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It Once Happened | Moshiach Matters
What do you do when stuck in traffic? Listen to music, perhaps. Or maybe you listen to "talk radio." (Politics, left or right. Advice. All-news. All-sports.) Maybe you talk on the cell-phone. (Conducting business, making plans, talking to the kids, calling ahead, ordering, reporting the breakdown that's got traffic backed up just before the exit in front of you, which you can't get to anyway because you're in the far left lane.) Or maybe you just sit there, daydreaming at first, but slowly getting more and more frustrated, then more and more angry.
What about when you're stuck in a doctor's office? (Actually, the question applies to any office we're stuck in - government, business, legal - but surely the most notorious office to be stuck in is a doctor's.) Do you read the magazines (out-of-date, already read, too technical, too popular, boring subjects - and always missing the last page of the story)? Do you watch the TV (wondering why nobody changes the channel to the more interesting test-pattern? Do you watch the fish in the aquarium? Or do you try to fall asleep (usually half-eavesdropping on the three conversations around you)?
What do you do when stuck in a line? (You knew that one was coming.) Do you bring a book wherever you go, just in case (standing in line at the bank, at the check-out, at the service desk, for a driver's license and of course at the post office)? Do you bring a walkman and plug in? Do you stare around the room, counting this (How many ceiling tiles) or that (How many phone calls will the clerk take before taking a customer?) to pass the time? Do you try talking to the person ahead of you, behind you or last in line? Or do you stand there, daydreaming at first, but slowly getting more and more frustrated, then more and more angry that after each customer the clerk disappears for five minutes. Poof.
We spend a lot of time waiting, a lot of time put on hold (now don't get me started about phone calls), a lot of time stuck in idle - like a car with the engine on but the gears disengaged. The minutes come, the minutes go, the minutes pass.
Sometimes we use them well, sometimes not. But idle time need not be futile time, empty time - or even business time. There's a way to make idle time Jewish time.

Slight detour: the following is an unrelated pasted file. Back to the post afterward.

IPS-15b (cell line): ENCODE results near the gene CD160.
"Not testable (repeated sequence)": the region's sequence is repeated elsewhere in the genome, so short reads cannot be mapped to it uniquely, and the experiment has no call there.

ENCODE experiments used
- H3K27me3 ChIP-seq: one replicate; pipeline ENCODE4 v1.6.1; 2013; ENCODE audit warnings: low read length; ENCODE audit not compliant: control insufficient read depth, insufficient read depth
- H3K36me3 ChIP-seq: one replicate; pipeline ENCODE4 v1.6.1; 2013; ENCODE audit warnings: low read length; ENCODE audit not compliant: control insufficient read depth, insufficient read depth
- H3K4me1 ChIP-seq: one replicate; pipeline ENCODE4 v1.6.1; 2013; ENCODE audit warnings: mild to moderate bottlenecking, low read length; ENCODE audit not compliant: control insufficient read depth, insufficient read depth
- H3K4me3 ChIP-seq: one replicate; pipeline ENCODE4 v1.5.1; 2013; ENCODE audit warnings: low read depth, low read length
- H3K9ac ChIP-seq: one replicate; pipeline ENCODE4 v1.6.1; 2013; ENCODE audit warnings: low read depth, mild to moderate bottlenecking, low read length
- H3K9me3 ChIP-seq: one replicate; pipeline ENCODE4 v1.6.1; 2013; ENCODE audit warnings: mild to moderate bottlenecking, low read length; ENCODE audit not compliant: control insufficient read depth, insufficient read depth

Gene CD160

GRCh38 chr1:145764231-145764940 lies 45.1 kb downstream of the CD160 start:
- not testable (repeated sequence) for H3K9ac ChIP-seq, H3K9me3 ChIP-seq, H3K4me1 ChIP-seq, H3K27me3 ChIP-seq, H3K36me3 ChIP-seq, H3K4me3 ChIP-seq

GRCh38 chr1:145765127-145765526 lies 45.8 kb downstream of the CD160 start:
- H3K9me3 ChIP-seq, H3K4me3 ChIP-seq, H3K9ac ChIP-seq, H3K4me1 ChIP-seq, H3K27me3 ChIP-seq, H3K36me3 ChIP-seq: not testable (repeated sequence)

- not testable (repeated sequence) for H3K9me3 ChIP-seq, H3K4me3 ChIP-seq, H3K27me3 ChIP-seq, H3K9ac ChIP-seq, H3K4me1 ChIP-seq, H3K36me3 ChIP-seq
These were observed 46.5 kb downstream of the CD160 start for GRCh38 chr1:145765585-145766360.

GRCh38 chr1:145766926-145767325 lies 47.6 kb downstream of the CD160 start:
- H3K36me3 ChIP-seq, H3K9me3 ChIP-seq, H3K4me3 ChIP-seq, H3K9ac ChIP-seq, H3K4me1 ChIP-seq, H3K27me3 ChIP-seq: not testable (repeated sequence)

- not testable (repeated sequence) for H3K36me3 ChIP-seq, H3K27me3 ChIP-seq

Read a chapter of Psalms. They're short. They're translated. And every verse reverberates throughout the spiritual realms.
Read a mishna or two. They've also been translated. With commentary. When do we start saying Shema in the evening? Who is wise? If two people find a tallit, both grab it and claim they found it, who gets it? How does one greet another person?
Read a Jewish law from the Mishneh Torah. Maimonides makes scholars of us all.
Read a bit of Tanya. Download it and print and carry it with you. Learn about your two souls, what it means to love your fellow Jew as yourself, how to fight laziness or depression. Discover the anatomy of the soul.
Call it one minute Judaism. Or, Judasim To Go.
One of the main reasons that the Exodus from Egypt occupies such a central role in Judaism (we mention it daily in our prayers) is that this original exodus symbolizes the daily spiritual exodus that must take place in the life of a Jew. The Hebrew word for Egypt, "Mitzrayim," comes from the root word "Meitzar," meaning limitations and obstacles. It is up to every individual to liberate himself from his own internal limitations and boundaries, thus freeing his G-dly soul to express itself and seek spiritual fulfillment.
This week's Torah portion, Vaeira, tells of the very beginning of the events which led up to the Jews' triumphant liberation from bondage. By studying the circumstances of the Egyptian exodus, we see how we can apply these lessons to our own personal and spiritual journey as well.
The first plague to afflict the Egyptians was blood; every drop of water in the land was affected. Therefore, the first step toward spiritual liberation must also somehow be connected with transforming "water" into "blood."
Water symbolizes tranquility, coldness, and lack of emotional excitement. Blood, on the other hand, is a symbol of warmth, enthusiasm and fervor. The Torah asks every Jew: Do you truly want to leave "Egypt," to overcome your self-imposed limitations? The first thing you must do is turn your "water" into "blood." Transform your apathy and inertia into enthusiasm and love of Torah and mitzvot (commandments). Infuse your life with a warmth and fervor directed toward G-d and holiness.
A person may claim, "Is it not enough that I simply perform the mitzvot, study Torah, and avoid that which is forbidden? Am I not a good Jew even if I don't feel any enthusiasm for what I do?"
Chasidic philosophy explains that coldness and apathy are the source of all evil. When one is cool toward something, it means that he is totally uninterested in it. We see that when something truly close to the heart is mentioned, our pulse quickens and we "warm" to the subject. Coldness signals the mechanical performance of the commandments and leads to eventual spiritual deterioration.
The first action to be taken toward spiritual liberation is to replace our lukewarm dedication to Judaism with warmth and enthusiasm. We should be at least as equally enthused about Judaism as we are about other facets of our lives.
One of the practical ways this expresses itself is when we perform a mitzva in a particularly nice way. The desire to enhance our observance leads to our observing the precepts of Judaism out of love. This, then, is the first step towards going out of our own personal Egypt and ending our collective exile.
Adapted from the works of the Lubavitcher Rebbe
Eli Wake Up
On Friday evening, February 15, 2002 Eli Dorfman returned his soul to his Father in heaven...again. Eli's soul had ascended a year earlier, when he was hit by a truck. But at that time, the heavenly court granted him another year of life.
That is when he was revived. During that year, Eli received more love and respect from the world than he did in his first twelve years. In return, he gave the world tremendous hope and courage, through his tenacity to survive against the odds.